"We've gone through a lot tribulations to keep this rink open," he said, crediting first former acting Gov. Jane Swift of Williamstown for supporting it but especially the Patrick administration for really stepping up and helping with the much-needed repairs. "They agreed to put money into this rink and signed long-term agreement ... We do that not for us but for you guys," he continued, pointing to the youngsters.

Earlier, Patrick toured Waterfront Media in the former Roberts Co. building. The company, which manages a wide range of health-related and nutrition Web sites, has quadrupled its work force to 60 in the few years its customer service operation has been located in North Adams. Its headquarters is in Brooklyn, N.Y.

"We fly under the radar a little bit," said Patrick Bannan, vice president of customer service. "Local people know we're here but don't know what we do."

The governor got a lesson in what the company does from registered dietitian Sheri Iodice, who explained how she provided nutritional counseling through the Web. "He's very easy to talk to and asked great questions," she said of her pupil.

Patrick was equally interested in the abstract artwork of Debi Pendell at MCLA Gallery 51, lingering in the gallery as Pendell, a graphic artist, explained how she played with text and images — and how the human mind filled in the gaps and discarded the out-of-place elements to envision the work.

He left with some homework — "An Ordinary Man" by Paul Paul Rusesabagina — that's on the reading list for Massachusetts College of Liberal Arts first-years from Monica Joslin, dean of academic affairs. The biology professor expressed the college's thanks for his support of the planned science and innovation center.

He also had an attentive crowd at the North Adams Artists Co-operative.

World War II veteran Michael Catrambone gave the governor sand scooped from Omaha Beach.
It wasn't all rainbows. Probation Officer Alexander Daugherty was hoping to bend the governor's ear about budget cuts in the state's Juvenile Court System; the governor made an unscheduled stop at the court but there was little time for talk.

Sarah Kline of Adams, who has children in Plunkett Elementary School and in the eighth grade at Hoosac Valley High School, was able to briefly chat with the governor as he walked down Main Street about her concerns over teacher layoffs and rising classroom numbers. "He said he understands the concern," Kline said.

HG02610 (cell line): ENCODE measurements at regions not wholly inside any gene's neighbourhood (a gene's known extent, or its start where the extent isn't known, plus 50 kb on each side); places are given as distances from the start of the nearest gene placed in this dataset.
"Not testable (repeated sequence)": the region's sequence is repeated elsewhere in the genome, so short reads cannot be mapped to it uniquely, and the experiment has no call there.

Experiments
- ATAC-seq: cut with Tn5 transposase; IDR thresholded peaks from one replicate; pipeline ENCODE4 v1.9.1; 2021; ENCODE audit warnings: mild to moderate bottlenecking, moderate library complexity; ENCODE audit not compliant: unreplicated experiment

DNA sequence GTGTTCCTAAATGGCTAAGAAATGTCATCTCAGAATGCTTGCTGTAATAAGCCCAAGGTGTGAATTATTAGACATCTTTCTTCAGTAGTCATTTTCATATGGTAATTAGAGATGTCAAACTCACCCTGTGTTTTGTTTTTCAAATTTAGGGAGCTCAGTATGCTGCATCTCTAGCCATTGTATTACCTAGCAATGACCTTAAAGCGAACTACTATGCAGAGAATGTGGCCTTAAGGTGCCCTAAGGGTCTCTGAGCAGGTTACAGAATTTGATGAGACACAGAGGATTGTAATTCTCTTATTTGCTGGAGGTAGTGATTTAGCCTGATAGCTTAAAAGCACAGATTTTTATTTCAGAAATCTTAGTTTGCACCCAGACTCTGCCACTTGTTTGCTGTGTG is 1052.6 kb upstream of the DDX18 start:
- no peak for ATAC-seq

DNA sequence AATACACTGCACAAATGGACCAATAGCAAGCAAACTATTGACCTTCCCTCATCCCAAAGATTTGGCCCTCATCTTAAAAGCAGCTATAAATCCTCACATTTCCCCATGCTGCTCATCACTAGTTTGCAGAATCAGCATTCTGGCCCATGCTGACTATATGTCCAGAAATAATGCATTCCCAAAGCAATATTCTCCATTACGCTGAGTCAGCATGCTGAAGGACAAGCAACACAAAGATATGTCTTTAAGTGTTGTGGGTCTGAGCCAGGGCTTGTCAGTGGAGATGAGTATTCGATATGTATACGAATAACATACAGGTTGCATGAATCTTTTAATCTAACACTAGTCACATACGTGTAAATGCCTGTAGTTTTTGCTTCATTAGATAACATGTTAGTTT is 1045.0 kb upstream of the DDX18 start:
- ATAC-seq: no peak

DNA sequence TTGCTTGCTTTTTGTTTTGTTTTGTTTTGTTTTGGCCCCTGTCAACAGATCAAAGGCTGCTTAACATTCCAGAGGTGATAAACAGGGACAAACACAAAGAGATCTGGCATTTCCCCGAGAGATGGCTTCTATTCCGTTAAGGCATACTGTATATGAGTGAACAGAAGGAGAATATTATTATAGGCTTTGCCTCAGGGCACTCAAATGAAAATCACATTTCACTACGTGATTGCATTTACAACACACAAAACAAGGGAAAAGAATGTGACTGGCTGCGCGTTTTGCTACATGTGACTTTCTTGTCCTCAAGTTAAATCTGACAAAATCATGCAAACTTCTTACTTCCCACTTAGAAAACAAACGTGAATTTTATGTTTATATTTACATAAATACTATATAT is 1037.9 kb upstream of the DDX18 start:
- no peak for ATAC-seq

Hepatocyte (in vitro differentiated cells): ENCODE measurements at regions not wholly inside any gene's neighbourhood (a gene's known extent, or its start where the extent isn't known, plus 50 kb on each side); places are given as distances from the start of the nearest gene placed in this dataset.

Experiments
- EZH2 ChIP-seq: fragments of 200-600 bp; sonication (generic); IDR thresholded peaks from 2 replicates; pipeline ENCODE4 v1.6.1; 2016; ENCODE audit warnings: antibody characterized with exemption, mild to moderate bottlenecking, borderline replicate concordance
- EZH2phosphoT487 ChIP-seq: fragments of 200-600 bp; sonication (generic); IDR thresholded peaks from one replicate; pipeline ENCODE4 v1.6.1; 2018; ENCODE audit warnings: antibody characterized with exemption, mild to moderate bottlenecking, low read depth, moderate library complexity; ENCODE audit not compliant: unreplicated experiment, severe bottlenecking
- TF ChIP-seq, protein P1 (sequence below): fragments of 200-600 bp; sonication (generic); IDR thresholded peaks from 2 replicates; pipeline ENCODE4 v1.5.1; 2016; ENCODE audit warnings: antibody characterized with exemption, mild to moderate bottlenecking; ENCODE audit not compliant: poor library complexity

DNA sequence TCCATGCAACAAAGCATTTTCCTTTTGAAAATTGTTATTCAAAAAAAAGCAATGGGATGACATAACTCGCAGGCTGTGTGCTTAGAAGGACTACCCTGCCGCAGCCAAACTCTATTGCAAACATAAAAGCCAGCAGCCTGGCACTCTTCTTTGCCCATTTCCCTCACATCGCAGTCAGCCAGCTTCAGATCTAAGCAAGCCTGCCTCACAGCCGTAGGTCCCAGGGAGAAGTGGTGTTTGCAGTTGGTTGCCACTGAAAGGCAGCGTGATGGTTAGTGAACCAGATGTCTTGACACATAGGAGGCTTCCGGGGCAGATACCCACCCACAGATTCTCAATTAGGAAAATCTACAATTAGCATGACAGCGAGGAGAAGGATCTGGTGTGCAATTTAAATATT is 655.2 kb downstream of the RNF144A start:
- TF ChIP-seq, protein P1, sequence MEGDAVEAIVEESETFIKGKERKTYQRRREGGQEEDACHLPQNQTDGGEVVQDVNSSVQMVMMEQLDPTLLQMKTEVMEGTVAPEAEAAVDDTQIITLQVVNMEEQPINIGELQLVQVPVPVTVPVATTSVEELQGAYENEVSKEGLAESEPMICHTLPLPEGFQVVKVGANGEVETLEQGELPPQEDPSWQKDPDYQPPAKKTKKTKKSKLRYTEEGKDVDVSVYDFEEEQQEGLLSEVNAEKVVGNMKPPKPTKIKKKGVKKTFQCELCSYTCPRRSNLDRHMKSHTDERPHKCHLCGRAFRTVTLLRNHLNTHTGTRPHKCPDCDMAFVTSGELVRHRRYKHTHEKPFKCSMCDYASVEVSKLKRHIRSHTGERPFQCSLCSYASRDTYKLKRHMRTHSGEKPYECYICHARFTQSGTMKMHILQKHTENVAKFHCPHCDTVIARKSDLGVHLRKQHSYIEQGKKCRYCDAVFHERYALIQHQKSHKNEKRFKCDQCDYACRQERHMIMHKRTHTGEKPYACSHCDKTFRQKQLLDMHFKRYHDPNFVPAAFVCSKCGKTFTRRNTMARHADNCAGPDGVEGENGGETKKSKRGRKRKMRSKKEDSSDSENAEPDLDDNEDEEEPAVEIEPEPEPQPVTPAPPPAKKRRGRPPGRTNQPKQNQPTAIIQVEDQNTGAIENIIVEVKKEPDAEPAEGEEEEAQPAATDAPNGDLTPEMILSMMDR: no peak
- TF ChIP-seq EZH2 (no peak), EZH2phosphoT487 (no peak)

Patrick was upbeat on the state's future despite a tanking economy over the past year that resulted in cuts in programs and departments at every level.

There are signs the economy is turning around, he said. Investment in job creation is crucial because "hunkering down is no way to build."

"I'm asking people to see what I see on the horizon. We're are on the right path. I'm certain of that."

Photo by Paul Guillotte  
Skaters lineup for a picture with Gov. Deval Patrick, Mayor John Barrett III, Rep. Daniel Bosley and Tina Brooks, right, undersecretary for housing and economic development.
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Flag Disposal Receptacle Installed at North Adams Fire Department

By Jack GuerinoiBerkshires Staff

The secure receptacle is located on the south side of the fire station.
NORTH ADAMS, Mass. — The city unveiled a newly installed flag disposal box that will provide residents with a safe place to respectfully dispose of American flags. 
"We don't want our flag to be disrespected and to have the opportunity for people to be able to retire it safely with honor in a centralized space is great," City Councilor Benjamin Lamb said Monday morning at a small gathering at the fire station where the box was installed. 
Lamb said he decided to act after seeing a social media post documenting a pile of flags essentially thrown away at the transfer station. He did some research and found that Sturbridge had a public receptacle to dispose of retired American flags.
He thought this could be a solution in North Adams.